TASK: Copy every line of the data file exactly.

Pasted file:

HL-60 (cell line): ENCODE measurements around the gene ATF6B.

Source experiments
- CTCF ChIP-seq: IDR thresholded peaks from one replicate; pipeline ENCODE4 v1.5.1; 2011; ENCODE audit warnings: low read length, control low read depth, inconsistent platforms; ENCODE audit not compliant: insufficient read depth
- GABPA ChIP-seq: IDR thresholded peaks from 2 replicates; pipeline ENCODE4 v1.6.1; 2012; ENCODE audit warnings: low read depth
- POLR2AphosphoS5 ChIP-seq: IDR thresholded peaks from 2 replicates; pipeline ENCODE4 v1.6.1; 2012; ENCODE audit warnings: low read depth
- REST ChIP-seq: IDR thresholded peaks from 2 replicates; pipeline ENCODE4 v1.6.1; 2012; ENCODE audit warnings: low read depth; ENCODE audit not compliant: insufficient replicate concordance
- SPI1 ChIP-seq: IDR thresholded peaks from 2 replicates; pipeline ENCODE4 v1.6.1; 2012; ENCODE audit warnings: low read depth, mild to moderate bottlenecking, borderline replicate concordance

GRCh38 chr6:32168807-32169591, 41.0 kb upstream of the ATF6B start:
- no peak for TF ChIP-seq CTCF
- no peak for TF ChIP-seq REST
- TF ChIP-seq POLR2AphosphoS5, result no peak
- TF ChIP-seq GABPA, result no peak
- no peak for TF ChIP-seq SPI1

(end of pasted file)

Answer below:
HL-60 (cell line): ENCODE measurements around the gene ATF6B.

Source experiments
- CTCF ChIP-seq: IDR thresholded peaks from one replicate; pipeline ENCODE4 v1.5.1; 2011; ENCODE audit warnings: low read length, control low read depth, inconsistent platforms; ENCODE audit not compliant: insufficient read depth
- GABPA ChIP-seq: IDR thresholded peaks from 2 replicates; pipeline ENCODE4 v1.6.1; 2012; ENCODE audit warnings: low read depth
- POLR2AphosphoS5 ChIP-seq: IDR thresholded peaks from 2 replicates; pipeline ENCODE4 v1.6.1; 2012; ENCODE audit warnings: low read depth
- REST ChIP-seq: IDR thresholded peaks from 2 replicates; pipeline ENCODE4 v1.6.1; 2012; ENCODE audit warnings: low read depth; ENCODE audit not compliant: insufficient replicate concordance
- SPI1 ChIP-seq: IDR thresholded peaks from 2 replicates; pipeline ENCODE4 v1.6.1; 2012; ENCODE audit warnings: low read depth, mild to moderate bottlenecking, borderline replicate concordance

GRCh38 chr6:32168807-32169591, 41.0 kb upstream of the ATF6B start:
- no peak for TF ChIP-seq CTCF
- no peak for TF ChIP-seq REST
- TF ChIP-seq POLR2AphosphoS5, result no peak
- TF ChIP-seq GABPA, result no peak
- no peak for TF ChIP-seq SPI1